13 Things You Didn’t Know About the History of Alaska
The things most people know about Alaska can be counted on one hand: It’s big. It’s cold. It was a latecomer to the whole statehood thing. It’s rugged, full of mountains, etc. Long a haven for undaunted individualists, explorers, and the plain old fearless, Alaska’s history maintains an aura of mystery. Luckily, we’re here to demystify a few things and let you in on the essence of this elusively captivating state.
1. The Denali range is still growing.
Call it history in motion. The Denali fault cuts through what is now known as Denali National Park. The fault is termed a “strike-slip” fault, and as the Pacific tectonic plate slowly subducts beneath the North American plate, the striking and slipping of nearby Denali Fault causes all kinds of ruckus, including massive earthquakes and the continued rise of the gigantic mountain range that follows its line. This would include the vertiginous Wickersham Wall, the north face of Denali that also happens to be the largest vertical relief in the world. In geologic time, its growth spurt is only beginning.
2. President McKinley never actually visited Alaska.
Despite being recognized in the naming of Alaska’s – and America’s – highest peak, President McKinley did not step foot in the state. Perhaps he planned to, but we’ll never know. He was assassinated in 1901. Indigenous peoples had long called the awe-inspiring mountain variations of “big mountain” and “great one.” Both seem apt, and within Alaskan communities, Denali is the accepted name. As recently as January 2013, Alaska’s senators squabbled with representatives of Ohio, McKinley’s home state, over the official name. “I have nothing against President McKinley whatsoever, but I would rather have this peak be called by the name it has gone by for centuries by Alaskans than a man who never set foot in our state,” Alaska’s senior senator said in her release.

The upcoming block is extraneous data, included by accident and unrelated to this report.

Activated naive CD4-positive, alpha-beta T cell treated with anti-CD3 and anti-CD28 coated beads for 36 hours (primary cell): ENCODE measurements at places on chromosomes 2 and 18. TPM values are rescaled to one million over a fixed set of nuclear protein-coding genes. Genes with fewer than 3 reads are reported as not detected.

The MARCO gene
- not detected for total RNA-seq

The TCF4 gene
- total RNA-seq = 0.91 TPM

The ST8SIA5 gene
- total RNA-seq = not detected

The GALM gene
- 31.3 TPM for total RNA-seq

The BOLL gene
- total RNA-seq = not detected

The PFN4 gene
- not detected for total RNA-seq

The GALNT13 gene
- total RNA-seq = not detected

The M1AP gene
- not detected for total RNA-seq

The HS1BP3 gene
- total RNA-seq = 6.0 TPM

3. Alaska came cheap.
When the U.S. government purchased the Alaskan territory from Russia in 1867, they paid approximately 2 cents an acre for it. Considering the wealth of natural resources and tourism revenue that Alaska has at its disposal, the state’s land has paid back that initial investment many, many times over.
4. Humans have lived in Alaska for thousands of years.
As inhospitable as some of Alaska’s landscape may seem, the Inuit and Yupik peoples were making a go of it in the frozen north long before the arrival of European settlers or the gas heater. The known remnants of the ancient peoples living in Alaska date to 5,000 years ago, though they may have arrived up to 7,000 years before. Let this be a lesson that though the state seems new and undiscovered to us in the Lower 48, humans have contributed to its history for quite a bit longer.